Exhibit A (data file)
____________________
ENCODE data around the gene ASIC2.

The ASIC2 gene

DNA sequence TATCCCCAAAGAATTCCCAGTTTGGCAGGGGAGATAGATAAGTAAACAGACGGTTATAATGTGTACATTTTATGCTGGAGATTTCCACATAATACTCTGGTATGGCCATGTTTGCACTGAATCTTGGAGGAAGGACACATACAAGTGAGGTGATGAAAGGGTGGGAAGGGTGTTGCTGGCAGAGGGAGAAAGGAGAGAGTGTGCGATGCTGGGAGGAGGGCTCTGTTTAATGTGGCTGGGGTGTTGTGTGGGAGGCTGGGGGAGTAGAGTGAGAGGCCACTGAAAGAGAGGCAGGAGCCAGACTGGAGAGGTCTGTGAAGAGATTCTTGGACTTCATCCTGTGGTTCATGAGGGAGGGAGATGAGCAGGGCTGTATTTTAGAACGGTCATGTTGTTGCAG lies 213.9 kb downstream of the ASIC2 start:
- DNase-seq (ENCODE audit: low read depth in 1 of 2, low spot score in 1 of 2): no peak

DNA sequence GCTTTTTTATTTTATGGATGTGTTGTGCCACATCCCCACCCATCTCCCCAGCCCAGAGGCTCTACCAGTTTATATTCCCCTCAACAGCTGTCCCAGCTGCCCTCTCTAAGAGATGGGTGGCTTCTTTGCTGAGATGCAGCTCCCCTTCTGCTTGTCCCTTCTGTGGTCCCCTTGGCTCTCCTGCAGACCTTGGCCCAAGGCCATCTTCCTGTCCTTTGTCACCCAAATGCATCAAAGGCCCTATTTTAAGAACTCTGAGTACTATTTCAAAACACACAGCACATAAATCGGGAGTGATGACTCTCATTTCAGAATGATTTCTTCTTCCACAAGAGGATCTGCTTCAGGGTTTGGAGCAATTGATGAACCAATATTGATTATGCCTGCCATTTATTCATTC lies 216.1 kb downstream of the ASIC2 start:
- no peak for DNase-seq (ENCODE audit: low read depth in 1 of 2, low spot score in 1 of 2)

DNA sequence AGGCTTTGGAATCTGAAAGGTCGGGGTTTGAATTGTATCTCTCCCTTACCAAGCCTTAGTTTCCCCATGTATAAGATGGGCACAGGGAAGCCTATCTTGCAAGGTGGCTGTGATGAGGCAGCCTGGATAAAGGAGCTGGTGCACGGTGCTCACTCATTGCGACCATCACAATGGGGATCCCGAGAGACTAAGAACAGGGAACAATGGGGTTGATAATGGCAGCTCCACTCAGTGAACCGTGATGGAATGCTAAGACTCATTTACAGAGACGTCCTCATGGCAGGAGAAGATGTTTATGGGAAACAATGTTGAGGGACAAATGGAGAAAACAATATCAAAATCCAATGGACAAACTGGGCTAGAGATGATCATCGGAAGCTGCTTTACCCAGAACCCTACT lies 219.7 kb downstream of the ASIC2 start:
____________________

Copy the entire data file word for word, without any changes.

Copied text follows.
ENCODE data around the gene ASIC2.

The ASIC2 gene

DNA sequence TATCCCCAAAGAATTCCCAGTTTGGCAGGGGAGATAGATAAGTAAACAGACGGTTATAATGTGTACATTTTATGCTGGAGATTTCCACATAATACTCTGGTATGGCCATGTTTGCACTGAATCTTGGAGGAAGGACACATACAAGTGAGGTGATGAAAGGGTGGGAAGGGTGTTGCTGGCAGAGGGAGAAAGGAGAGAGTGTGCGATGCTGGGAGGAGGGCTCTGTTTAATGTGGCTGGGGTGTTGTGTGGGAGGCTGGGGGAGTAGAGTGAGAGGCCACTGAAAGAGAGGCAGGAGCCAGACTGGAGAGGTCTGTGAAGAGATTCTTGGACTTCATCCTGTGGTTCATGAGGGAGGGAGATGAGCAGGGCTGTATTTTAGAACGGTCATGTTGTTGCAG lies 213.9 kb downstream of the ASIC2 start:
- DNase-seq (ENCODE audit: low read depth in 1 of 2, low spot score in 1 of 2): no peak

DNA sequence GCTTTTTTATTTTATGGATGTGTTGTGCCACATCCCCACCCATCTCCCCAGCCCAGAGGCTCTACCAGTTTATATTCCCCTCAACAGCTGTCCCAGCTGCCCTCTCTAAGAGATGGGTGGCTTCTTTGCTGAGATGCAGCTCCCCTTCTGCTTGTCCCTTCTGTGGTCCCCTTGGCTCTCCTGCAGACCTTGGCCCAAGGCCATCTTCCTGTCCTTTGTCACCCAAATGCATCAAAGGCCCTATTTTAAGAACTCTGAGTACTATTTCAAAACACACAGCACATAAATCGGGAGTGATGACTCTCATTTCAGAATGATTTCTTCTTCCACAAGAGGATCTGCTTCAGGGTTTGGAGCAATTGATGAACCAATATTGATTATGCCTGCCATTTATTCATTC lies 216.1 kb downstream of the ASIC2 start:
- no peak for DNase-seq (ENCODE audit: low read depth in 1 of 2, low spot score in 1 of 2)

DNA sequence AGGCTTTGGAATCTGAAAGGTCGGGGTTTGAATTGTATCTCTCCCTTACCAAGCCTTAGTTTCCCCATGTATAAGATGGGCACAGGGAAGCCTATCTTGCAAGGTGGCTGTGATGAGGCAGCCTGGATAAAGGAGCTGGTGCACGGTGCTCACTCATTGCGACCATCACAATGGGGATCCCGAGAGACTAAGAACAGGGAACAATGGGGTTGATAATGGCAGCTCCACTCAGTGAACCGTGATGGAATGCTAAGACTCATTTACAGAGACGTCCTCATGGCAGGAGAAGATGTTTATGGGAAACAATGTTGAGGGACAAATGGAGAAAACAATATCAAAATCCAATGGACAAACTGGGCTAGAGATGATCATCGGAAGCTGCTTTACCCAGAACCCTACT lies 219.7 kb downstream of the ASIC2 start: